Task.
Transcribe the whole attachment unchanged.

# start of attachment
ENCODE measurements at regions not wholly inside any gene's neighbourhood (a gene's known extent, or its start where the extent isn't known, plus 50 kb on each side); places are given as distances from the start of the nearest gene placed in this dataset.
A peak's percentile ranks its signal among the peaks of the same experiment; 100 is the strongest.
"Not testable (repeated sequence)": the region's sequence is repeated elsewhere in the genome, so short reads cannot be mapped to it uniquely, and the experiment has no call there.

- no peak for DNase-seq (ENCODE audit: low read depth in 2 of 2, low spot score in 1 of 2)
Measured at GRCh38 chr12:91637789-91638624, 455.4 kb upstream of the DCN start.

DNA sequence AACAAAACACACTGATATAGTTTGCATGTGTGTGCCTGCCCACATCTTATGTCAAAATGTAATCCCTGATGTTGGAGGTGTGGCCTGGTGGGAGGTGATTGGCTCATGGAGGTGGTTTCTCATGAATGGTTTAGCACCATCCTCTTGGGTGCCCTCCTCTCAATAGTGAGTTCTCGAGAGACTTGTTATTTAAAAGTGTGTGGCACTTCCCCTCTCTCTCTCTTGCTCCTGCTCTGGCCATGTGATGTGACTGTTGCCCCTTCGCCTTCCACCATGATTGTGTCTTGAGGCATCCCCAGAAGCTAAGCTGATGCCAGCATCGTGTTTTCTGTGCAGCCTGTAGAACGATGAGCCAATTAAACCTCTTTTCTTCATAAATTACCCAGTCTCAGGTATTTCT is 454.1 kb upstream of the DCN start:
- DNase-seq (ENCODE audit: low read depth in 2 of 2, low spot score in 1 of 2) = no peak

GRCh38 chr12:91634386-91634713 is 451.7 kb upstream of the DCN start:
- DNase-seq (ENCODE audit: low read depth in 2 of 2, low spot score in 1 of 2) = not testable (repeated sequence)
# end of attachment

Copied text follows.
ENCODE measurements at regions not wholly inside any gene's neighbourhood (a gene's known extent, or its start where the extent isn't known, plus 50 kb on each side); places are given as distances from the start of the nearest gene placed in this dataset.
A peak's percentile ranks its signal among the peaks of the same experiment; 100 is the strongest.
"Not testable (repeated sequence)": the region's sequence is repeated elsewhere in the genome, so short reads cannot be mapped to it uniquely, and the experiment has no call there.

- no peak for DNase-seq (ENCODE audit: low read depth in 2 of 2, low spot score in 1 of 2)
Measured at GRCh38 chr12:91637789-91638624, 455.4 kb upstream of the DCN start.

DNA sequence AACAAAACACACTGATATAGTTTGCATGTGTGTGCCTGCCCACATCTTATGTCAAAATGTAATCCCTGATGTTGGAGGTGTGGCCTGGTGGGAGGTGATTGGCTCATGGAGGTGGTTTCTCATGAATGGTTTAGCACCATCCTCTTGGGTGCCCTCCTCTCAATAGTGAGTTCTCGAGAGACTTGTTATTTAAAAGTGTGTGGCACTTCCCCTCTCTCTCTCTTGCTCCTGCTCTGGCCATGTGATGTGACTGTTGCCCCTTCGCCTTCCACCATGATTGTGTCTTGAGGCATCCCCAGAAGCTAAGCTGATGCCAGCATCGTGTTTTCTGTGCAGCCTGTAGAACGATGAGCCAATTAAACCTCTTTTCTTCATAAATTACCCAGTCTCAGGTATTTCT is 454.1 kb upstream of the DCN start:
- DNase-seq (ENCODE audit: low read depth in 2 of 2, low spot score in 1 of 2) = no peak

GRCh38 chr12:91634386-91634713 is 451.7 kb upstream of the DCN start:
- DNase-seq (ENCODE audit: low read depth in 2 of 2, low spot score in 1 of 2) = not testable (repeated sequence)